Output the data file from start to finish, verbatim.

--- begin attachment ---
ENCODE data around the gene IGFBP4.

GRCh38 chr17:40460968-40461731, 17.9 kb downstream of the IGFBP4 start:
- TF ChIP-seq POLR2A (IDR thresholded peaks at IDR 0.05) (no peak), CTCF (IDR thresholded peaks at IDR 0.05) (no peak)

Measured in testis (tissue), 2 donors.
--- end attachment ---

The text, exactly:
ENCODE data around the gene IGFBP4.

GRCh38 chr17:40460968-40461731, 17.9 kb downstream of the IGFBP4 start:
- TF ChIP-seq POLR2A (IDR thresholded peaks at IDR 0.05) (no peak), CTCF (IDR thresholded peaks at IDR 0.05) (no peak)

Measured in testis (tissue), 2 donors.